Colorado's marijuana shop owners and growers looking to draw on credit or open bank accounts for their businesses will likely have to wait on those plans a bit longer despite an announcement last week that the Obama administration is trying to make it easier for banks to work with them.
Attorney General Eric Holder said on Thursday that he's working on guidance to federal prosecutors, instructing them not to prioritize cases against marijuana businesses in states where it's legal.
But Don Childears, CEO of the Colorado Bankers' Association, says that in order for banks here to feel comfortable working with marijuana businesses, more input from the federal government is necessary.
"I think they'll need to see more than the Attorney General's office can deliver," Childears says.
Guidelines for prosecutors wouldn't change the fact that using, selling and growing marijuana is still illegal under federal law, so banks would be risking insurance under the Federal Deposit Insurance Corporation, effectively ending the ability to bank.
And federal bank regulators are mostly outside of the executive branch of government, meaning they wouldn't be subject to the Attorney General's guidance.
But marijuana businesses around Colorado are asking for a solution to their banking issues but, so far, most banks have refused to do business with store owners.
What remains is an economic system that relies entirely on cash that is usually stored in a safe.
Northern Lights Cannabis Company owner Mitch Woolhiser says his safes are considered “burglary-proof for up to 30 minutes" -- even if a burglar has tools like a blow torch.
And the safes, according to Woolhiser, are located in a secure place.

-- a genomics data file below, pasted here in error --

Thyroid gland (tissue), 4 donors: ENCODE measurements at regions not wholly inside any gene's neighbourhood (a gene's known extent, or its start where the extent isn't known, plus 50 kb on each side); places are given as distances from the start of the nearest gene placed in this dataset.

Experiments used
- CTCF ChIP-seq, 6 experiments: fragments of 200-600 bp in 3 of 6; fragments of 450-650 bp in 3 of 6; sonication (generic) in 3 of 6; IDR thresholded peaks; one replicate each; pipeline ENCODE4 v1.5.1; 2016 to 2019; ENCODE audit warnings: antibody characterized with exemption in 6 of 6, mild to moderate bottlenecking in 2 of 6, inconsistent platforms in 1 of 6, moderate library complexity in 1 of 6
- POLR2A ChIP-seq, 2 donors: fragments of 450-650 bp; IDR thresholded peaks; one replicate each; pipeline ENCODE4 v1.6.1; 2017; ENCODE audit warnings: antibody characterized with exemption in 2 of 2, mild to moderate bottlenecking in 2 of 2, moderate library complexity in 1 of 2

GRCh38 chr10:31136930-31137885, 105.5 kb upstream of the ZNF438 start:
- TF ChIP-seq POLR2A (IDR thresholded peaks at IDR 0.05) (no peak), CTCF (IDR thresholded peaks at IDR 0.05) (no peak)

"It has motion detectors, silent alarms, burglar alarms and other things that aren’t so obvious," Woolhiser says.
Attorney General Holder cited the dangers caused by piling up millions of dollars in cash in an announcement last week.
"There’s a public safety component to this," Holder said. “Huge amounts of cash, substantial amounts of cash just kind of lying around with no place for it to be appropriately deposited, is something that would worry me, just from a law enforcement perspective.”
But Woolhiser says security isn’t the only problem when it comes to his money.
"There’s no access to the banking system for credit," Woolhiser says. “Everything has to basically be personal financing, loans from friends, that sort of thing.”
In the past few years, Childears says some banks have unwittingly signed up marijuana businesses as customers, prompting regulators to quickly step in and instruct the bank to end their relationship with that business.
The banks think they are dealing with another kind of small business.
“In time, through the smell of the money, which is literally one way it's detected, they figure out the nature of the business," Childears says.
In other words, the money smells like marijuana.
"I've also heard that now, some marijuana businesses trying to escape that use Febreze or something else on the money before it's deposited," Childears adds.
Representative Ed Perlmutter, a Democrat from the North and West suburbs of Denver, has proposed letting banks work with marijuana businesses in states where the drug is legal.
Childears says it's unlikely the bill will pass through the Congress but approval of such measure would likely help bankers feel more comfortable working with marijuana businesses.
The measure has bipartisan support mostly from Washington and Colorado including Republican Representative Mike Coffman from East of Denver.
In Washington state, a group of state lawmakers are proposing to establish a state bank that would deal with all the marijuana business.
Childears says that's been considered in Colorado in the past but even a state-owned bank couldn't access the payment system.
It would help, however, with the security risk marijuana business owners face by keeping cash on-hand.
Childears says an act of Congress is likely the only thing that will change how bankers deal with marijuana businesses in Colorado.
For that to happen, Childears says banks would have to pressure Congress to take action or lawmakers would have to change the current Federal law around controlled substances.
"At some point, you reach a tipping point in Congress where people are willing to move ahead and amend the Controlled Substances Act," Childears says.